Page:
servitor

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English[edit]

Etymology[edit]

From Middle English servitour, from Latin servītor, from Latin servīre, present active infinitive of serviō ‎(I serve).

Pronunciation[edit]

  • IPA(key): /ˈsɜr.vɪ.tər/, /ˈsɜr.vɪ.tɔr/
  • AHD: /sûr'vĭ-tôr'/

Noun[edit]

servitor ‎(plural servitors)

  1. One who performs the duties of a servant.
    • 1927, The Saturday Evening Post (volume 200, page 150)
      He heard Rogers' voice raised in the reception room; he stepped to the doorway and saw his servitor arguing with an elderly and trampish man who had got in somehow.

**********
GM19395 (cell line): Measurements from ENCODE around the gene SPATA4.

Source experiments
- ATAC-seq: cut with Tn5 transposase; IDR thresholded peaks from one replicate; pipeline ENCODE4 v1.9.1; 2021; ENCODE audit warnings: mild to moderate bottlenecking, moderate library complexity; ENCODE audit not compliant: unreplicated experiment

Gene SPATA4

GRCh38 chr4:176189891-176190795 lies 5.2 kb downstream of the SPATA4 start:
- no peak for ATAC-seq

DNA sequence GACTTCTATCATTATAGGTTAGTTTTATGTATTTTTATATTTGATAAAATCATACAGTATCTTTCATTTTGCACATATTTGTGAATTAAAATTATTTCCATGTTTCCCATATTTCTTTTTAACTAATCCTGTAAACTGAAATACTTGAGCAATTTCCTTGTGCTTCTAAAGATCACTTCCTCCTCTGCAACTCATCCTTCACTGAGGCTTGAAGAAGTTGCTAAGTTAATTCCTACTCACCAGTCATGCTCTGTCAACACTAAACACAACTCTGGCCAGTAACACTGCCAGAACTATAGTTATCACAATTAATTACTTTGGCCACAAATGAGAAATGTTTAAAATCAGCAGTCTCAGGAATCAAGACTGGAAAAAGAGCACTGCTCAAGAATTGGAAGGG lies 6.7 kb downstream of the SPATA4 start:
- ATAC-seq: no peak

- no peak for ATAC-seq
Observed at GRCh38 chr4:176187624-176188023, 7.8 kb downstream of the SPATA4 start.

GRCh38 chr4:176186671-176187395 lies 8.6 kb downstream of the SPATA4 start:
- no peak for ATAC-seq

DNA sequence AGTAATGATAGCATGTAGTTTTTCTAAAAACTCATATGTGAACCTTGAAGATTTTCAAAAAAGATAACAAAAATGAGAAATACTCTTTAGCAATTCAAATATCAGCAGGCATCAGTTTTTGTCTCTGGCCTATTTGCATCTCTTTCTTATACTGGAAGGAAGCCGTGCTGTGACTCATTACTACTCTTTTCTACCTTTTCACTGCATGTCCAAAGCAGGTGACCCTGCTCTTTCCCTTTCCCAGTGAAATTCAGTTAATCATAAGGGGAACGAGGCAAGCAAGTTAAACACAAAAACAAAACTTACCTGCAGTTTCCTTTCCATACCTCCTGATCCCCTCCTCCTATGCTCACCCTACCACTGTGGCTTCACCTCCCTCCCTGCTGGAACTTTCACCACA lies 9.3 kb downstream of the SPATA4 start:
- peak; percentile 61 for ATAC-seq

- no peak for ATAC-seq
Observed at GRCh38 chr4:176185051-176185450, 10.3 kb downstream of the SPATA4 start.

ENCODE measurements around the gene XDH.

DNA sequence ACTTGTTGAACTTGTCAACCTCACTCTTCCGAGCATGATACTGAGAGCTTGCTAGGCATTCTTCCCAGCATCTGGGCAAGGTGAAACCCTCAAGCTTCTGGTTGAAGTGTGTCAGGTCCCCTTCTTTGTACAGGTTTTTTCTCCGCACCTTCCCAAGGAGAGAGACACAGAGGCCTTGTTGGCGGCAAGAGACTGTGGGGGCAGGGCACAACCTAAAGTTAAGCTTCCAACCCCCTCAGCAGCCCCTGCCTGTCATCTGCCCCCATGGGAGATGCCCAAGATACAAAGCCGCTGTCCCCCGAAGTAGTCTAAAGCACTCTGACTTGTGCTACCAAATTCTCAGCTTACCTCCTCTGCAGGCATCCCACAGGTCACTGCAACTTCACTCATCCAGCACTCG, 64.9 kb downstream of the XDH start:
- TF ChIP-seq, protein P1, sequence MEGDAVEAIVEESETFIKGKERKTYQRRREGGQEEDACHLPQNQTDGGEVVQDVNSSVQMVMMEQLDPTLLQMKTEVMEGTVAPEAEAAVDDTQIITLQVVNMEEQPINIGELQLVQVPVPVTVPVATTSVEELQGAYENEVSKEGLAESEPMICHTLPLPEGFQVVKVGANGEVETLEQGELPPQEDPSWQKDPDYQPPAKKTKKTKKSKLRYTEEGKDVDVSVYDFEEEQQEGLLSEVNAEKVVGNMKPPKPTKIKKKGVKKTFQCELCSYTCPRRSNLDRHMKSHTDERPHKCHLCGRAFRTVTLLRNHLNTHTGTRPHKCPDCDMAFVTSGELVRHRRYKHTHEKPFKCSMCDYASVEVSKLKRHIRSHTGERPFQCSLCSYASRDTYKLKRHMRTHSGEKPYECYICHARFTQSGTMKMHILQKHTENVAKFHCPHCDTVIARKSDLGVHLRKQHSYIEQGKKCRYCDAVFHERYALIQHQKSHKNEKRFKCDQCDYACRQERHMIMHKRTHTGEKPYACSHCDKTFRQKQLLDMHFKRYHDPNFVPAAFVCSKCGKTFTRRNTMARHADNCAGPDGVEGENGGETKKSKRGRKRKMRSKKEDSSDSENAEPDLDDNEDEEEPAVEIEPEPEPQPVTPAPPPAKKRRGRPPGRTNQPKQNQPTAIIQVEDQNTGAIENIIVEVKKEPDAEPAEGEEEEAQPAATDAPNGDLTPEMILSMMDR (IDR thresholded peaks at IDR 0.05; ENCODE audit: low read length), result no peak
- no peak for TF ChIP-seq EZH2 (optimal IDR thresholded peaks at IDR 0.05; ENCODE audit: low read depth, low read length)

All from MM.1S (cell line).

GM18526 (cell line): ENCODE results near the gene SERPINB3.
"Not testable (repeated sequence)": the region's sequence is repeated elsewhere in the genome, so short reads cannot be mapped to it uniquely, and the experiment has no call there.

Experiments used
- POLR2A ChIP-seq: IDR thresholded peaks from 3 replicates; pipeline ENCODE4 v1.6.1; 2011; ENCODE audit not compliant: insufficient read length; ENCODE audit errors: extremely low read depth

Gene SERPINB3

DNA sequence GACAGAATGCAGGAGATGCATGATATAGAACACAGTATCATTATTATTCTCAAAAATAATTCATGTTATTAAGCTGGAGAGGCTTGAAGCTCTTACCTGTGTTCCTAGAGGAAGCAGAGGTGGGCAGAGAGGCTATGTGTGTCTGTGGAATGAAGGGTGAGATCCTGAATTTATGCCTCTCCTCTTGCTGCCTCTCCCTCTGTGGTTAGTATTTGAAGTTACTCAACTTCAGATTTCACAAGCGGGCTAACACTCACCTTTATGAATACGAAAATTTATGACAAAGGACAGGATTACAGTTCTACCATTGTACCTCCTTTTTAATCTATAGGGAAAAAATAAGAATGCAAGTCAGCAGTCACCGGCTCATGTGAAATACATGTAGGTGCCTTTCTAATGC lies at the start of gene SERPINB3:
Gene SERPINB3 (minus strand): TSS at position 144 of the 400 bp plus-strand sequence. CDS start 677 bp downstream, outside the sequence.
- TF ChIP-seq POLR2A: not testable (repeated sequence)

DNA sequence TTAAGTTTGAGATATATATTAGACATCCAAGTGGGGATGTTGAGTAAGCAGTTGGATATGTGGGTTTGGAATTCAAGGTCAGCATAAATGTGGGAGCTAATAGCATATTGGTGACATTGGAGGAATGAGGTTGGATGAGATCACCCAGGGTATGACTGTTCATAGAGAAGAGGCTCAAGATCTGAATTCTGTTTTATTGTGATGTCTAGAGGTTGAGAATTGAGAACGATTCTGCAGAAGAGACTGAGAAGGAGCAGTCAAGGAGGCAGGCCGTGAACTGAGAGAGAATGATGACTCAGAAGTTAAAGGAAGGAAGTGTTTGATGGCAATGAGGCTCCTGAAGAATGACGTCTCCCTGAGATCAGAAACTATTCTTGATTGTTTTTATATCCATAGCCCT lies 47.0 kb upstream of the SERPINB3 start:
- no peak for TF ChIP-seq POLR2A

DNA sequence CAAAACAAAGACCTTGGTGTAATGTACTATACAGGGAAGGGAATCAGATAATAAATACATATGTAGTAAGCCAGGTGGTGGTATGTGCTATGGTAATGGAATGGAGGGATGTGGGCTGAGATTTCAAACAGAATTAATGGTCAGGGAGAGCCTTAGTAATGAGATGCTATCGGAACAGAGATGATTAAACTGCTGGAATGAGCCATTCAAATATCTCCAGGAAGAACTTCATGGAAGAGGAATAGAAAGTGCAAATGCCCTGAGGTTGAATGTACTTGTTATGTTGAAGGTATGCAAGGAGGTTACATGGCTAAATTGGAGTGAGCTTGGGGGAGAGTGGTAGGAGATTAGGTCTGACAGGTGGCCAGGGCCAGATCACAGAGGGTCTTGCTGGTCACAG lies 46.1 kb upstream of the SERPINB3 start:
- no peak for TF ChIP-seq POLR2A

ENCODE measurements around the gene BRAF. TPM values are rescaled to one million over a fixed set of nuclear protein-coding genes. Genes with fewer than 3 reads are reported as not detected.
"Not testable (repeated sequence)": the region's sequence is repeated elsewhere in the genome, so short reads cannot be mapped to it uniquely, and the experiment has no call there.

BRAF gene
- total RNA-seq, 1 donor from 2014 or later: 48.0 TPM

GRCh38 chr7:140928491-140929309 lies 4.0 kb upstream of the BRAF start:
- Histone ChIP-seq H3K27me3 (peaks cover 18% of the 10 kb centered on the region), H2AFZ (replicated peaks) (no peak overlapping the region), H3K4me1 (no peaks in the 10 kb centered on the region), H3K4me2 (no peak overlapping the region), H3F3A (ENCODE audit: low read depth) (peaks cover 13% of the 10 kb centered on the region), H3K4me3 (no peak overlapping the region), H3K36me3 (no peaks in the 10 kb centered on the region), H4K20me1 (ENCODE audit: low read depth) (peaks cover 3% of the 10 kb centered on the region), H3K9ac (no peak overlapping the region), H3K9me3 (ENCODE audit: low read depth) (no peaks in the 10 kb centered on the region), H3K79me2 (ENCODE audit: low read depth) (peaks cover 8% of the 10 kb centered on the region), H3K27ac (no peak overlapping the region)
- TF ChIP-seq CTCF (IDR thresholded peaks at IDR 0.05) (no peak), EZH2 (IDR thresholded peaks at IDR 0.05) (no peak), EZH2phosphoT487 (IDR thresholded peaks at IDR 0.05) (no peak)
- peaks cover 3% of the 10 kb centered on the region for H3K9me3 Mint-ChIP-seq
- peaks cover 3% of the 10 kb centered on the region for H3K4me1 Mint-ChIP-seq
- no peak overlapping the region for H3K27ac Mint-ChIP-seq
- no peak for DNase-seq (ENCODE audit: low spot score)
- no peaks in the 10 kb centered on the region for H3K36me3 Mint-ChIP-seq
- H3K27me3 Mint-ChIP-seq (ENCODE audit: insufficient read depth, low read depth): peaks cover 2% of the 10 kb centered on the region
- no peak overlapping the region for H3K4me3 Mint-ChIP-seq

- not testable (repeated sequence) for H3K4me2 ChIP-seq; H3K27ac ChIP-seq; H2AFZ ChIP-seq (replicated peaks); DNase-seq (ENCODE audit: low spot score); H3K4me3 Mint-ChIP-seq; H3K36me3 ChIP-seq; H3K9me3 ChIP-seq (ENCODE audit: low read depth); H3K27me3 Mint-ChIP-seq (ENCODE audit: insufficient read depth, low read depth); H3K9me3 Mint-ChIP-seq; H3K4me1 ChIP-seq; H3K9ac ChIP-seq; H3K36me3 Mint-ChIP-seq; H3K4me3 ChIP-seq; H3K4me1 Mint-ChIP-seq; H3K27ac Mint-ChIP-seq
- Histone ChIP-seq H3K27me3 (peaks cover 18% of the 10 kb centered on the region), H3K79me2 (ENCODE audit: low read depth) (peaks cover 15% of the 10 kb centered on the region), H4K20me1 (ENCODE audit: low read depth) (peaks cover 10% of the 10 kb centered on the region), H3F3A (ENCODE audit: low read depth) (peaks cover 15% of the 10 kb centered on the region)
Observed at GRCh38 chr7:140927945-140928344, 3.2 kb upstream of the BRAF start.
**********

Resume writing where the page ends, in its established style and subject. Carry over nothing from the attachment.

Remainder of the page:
2. One who serves in an army; a soldier.
  3. (historical) An undergraduate who performed menial duties in exchange for financial support from his college, particularly at Oxford University.

Quotations[edit]

  • 1884, W.S. Gilbert, Princess Ida
    "You'll find no sizars here, or servitors/or other cruel distinctions meant to draw/a line 'twixt rich and poor"
  • 1919, Ronald Firbank, Valmouth, Duckworth, hardback edition, page 22
    The servitors waxed silent, each lost in introspection, until the rattle of the Valmouth cab announced the expected guest.